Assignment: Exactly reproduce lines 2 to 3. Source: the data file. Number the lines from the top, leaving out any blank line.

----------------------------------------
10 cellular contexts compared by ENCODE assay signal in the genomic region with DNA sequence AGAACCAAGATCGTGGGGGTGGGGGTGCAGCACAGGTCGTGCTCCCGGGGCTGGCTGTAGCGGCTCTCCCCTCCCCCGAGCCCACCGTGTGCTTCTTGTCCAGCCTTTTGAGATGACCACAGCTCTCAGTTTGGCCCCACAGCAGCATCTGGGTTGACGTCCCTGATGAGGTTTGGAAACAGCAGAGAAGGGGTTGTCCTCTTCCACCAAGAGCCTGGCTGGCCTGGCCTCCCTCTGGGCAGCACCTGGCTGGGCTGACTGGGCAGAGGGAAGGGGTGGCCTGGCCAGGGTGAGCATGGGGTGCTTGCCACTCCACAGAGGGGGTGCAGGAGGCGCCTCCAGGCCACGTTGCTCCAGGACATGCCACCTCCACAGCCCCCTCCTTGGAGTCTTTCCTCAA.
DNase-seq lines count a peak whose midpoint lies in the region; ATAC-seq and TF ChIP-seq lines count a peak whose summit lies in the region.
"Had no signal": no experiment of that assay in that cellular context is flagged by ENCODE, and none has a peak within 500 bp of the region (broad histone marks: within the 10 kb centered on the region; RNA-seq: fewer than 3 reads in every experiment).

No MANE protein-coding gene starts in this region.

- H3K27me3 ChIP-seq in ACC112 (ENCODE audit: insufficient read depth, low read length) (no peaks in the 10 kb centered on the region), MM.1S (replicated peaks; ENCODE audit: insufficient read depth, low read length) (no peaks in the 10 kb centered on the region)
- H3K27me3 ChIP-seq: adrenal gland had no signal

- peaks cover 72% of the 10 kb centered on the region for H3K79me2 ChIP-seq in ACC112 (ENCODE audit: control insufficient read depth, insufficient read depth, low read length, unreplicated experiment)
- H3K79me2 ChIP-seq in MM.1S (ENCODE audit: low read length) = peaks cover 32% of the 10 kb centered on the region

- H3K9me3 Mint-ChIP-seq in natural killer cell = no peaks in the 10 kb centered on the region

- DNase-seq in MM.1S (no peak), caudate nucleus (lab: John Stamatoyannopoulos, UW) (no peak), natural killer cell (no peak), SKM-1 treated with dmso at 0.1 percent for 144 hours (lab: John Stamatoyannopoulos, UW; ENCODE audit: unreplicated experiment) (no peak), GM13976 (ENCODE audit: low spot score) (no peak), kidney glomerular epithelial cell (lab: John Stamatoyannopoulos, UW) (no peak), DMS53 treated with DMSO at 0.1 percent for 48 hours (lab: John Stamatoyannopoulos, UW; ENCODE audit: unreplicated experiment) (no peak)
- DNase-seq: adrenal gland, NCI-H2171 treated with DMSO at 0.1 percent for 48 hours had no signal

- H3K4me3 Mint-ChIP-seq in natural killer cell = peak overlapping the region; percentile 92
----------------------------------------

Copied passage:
DNase-seq lines count a peak whose midpoint lies in the region; ATAC-seq and TF ChIP-seq lines count a peak whose summit lies in the region.
"Had no signal": no experiment of that assay in that cellular context is flagged by ENCODE, and none has a peak within 500 bp of the region (broad histone marks: within the 10 kb centered on the region; RNA-seq: fewer than 3 reads in every experiment).